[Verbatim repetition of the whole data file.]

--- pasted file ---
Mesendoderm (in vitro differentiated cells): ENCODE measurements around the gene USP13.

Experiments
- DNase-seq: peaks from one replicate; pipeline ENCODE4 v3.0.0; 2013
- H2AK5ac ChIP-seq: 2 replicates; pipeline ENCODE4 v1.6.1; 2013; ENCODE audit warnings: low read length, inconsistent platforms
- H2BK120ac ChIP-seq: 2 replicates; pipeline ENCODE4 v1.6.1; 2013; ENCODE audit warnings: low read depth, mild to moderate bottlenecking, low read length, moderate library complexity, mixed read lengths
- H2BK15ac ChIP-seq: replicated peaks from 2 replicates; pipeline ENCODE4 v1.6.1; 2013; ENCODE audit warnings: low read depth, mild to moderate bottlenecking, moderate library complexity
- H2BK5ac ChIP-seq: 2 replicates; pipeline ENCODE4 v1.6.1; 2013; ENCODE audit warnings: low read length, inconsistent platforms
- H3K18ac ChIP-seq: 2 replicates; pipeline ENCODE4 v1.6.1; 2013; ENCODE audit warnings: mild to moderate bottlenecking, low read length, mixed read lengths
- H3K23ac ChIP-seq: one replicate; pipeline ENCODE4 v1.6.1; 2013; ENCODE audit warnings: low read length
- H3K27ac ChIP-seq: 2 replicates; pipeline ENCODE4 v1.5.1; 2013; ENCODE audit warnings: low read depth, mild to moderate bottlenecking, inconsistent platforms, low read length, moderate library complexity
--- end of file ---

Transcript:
Mesendoderm (in vitro differentiated cells): ENCODE measurements around the gene USP13.

Experiments
- DNase-seq: peaks from one replicate; pipeline ENCODE4 v3.0.0; 2013
- H2AK5ac ChIP-seq: 2 replicates; pipeline ENCODE4 v1.6.1; 2013; ENCODE audit warnings: low read length, inconsistent platforms
- H2BK120ac ChIP-seq: 2 replicates; pipeline ENCODE4 v1.6.1; 2013; ENCODE audit warnings: low read depth, mild to moderate bottlenecking, low read length, moderate library complexity, mixed read lengths
- H2BK15ac ChIP-seq: replicated peaks from 2 replicates; pipeline ENCODE4 v1.6.1; 2013; ENCODE audit warnings: low read depth, mild to moderate bottlenecking, moderate library complexity
- H2BK5ac ChIP-seq: 2 replicates; pipeline ENCODE4 v1.6.1; 2013; ENCODE audit warnings: low read length, inconsistent platforms
- H3K18ac ChIP-seq: 2 replicates; pipeline ENCODE4 v1.6.1; 2013; ENCODE audit warnings: mild to moderate bottlenecking, low read length, mixed read lengths
- H3K23ac ChIP-seq: one replicate; pipeline ENCODE4 v1.6.1; 2013; ENCODE audit warnings: low read length
- H3K27ac ChIP-seq: 2 replicates; pipeline ENCODE4 v1.5.1; 2013; ENCODE audit warnings: low read depth, mild to moderate bottlenecking, inconsistent platforms, low read length, moderate library complexity